Originally published on: Wednesday, 25 November 2015
You’re seething with anger, and you aren’t thinking clearly, so there you go and say something so cruel you don’t even recognise yourself…
It happens, and it is something that you have to learn to deal with – no matter what side of the argument you find yourself on.
I became very interested in this following a big argument that I had with my mother.
I won’t get into the details but following the argument, my mother then not only launched the dustpan, but she also aimed and threw her ceramic bowl, which had been half-filled with cereal, at me.
It didn’t hit me, but the point was to intimidate me.
I left shortly thereafter to go to work, but needless to say that it was a day that I don’t want to experience again.
The whole day I felt this knot in my stomach, and I had also gotten stuck on this notion of things said in anger.
Some people get aggressive when angry, not just physically but verbally too.
Swear words are quickly thrown at you, and things are said with the intent to hurt you.
What I found interesting about it, well interesting is bad word but it was something that caught my attention, was how issues from years ago suddenly reared its head.
Things that you thought had been dealt with were once again laid bare, all with the intent to cause guilt and hurt.
It just goes show that sometimes we say we’re past an issue, but sometimes that is a lie.
I never get angry, and a large part is that I am scared of what I might do or say…
I have this huge fear of getting violent, but more so of hurting someone with words – of saying something so full of vitriol and malice that you just want hurt this other person’s feelings as much as you can.
It is frightening, and people sometimes underestimate just how much damaged can be done with words.
Sure, you can argue that things said in anger are not thoughts of a sober mind, but they are things that you feel without any filtering or editing because they are purely instinctive.
Some can forgive, but if you are someone like me, you will always be aware of those things somewhere in your mind. Even if things were said in anger, they came from a place within the person where they thought or felt like that at a particular point.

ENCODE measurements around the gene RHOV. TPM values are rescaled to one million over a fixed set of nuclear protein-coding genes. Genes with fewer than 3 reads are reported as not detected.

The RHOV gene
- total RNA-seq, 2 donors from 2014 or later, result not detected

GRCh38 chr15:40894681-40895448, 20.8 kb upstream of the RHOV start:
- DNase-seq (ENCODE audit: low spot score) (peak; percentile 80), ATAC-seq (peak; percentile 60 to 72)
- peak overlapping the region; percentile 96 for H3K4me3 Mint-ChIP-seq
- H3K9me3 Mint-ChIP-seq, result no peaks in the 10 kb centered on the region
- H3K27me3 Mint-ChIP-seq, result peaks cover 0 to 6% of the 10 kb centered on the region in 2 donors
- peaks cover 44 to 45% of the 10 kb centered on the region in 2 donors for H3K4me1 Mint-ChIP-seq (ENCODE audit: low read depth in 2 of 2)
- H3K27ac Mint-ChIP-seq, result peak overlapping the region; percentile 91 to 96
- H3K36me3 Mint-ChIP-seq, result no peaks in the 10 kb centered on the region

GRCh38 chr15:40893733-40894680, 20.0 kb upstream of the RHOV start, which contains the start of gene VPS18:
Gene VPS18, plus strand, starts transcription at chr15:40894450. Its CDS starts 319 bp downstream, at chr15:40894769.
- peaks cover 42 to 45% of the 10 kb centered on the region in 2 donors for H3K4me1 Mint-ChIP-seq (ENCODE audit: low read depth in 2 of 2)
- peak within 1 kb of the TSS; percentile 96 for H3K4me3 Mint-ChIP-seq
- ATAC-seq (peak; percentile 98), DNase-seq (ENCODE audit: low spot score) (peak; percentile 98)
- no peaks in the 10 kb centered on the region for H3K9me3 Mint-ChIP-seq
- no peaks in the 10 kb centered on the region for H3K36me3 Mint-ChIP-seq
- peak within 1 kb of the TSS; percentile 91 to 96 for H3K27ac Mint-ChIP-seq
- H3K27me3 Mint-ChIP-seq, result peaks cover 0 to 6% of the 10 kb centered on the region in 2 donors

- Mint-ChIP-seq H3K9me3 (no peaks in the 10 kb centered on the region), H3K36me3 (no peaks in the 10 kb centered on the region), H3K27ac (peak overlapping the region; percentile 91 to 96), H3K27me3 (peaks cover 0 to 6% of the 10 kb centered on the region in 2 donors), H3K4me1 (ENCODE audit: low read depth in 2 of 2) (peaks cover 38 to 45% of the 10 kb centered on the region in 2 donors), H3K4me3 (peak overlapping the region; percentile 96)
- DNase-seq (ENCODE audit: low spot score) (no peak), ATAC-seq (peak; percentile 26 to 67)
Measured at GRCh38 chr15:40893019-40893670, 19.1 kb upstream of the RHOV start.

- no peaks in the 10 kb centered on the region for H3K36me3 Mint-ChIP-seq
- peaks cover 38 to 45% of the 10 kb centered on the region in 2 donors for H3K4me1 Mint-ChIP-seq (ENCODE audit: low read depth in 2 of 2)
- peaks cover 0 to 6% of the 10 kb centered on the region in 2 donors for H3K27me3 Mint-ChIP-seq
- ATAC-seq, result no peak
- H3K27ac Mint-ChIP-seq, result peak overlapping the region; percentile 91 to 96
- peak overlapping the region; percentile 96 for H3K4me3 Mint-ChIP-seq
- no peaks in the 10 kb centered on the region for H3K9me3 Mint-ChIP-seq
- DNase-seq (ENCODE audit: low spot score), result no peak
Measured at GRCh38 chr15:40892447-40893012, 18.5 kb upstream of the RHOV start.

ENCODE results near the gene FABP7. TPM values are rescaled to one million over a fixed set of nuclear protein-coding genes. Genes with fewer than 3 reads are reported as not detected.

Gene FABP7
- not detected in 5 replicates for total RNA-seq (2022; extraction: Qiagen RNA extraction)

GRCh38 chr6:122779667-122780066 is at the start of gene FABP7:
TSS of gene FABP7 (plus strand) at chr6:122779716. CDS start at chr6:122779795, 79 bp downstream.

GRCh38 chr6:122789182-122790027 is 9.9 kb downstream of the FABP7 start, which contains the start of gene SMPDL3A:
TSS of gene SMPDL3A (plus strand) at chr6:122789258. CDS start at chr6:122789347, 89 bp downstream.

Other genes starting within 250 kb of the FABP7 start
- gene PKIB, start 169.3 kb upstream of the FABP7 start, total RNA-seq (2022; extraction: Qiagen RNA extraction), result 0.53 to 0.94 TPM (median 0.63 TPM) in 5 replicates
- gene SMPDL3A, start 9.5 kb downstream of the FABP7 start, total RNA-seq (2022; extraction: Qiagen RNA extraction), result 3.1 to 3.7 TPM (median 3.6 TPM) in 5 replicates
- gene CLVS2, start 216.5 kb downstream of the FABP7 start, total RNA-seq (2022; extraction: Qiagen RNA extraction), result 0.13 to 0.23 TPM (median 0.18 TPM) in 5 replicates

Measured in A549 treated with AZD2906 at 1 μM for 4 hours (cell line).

However not all things said in anger can be a bad thing…
Sometimes things said in anger reveal a hidden part of ourselves that we didn’t want to deal with. By revealing that hidden part, it may lead us to processing things that we weren’t aware of.
Not all anger is a bad thing, because sometimes anger gives us courage to say the things we may be afraid to say.
Things said in anger sometimes reveal more than what we would like to. It puts us at our most vulnerable but also at our most volatile.
It reveals all the baggage that we carry with us, moments and experiences we’ve collected – all of which have left an indelible mark on us – and then depending on which person we are angry at, these moments and experiences come bubbling up. Sometimes when they do come up, we may choose to use it as a weapon.
Anger is a valid emotion, but it a dangerous one. People have committed murders in anger because they were consumed by the emotion.
You have every right to feel angry, because it is a natural human emotion that you will feel at some point, but you have to be careful of what you do with that anger. The words you say when angry may cause irreparable harm, and the physical manifestations of that anger present a greater hazard.
There is no tried and tested method to deal with anger but we all have to find our own quirks because if we don’t that very anger may just consume you from the inside out.
Theo. Over and Out.
PS – What the whole experience with my mother had also revealed to me about myself was that all I wanted to do was speak to one specific person, but it was someone who I couldn’t speak to. It proved to be an informative experience of how to do deal with a matter when you can’t speak to the person you would like to.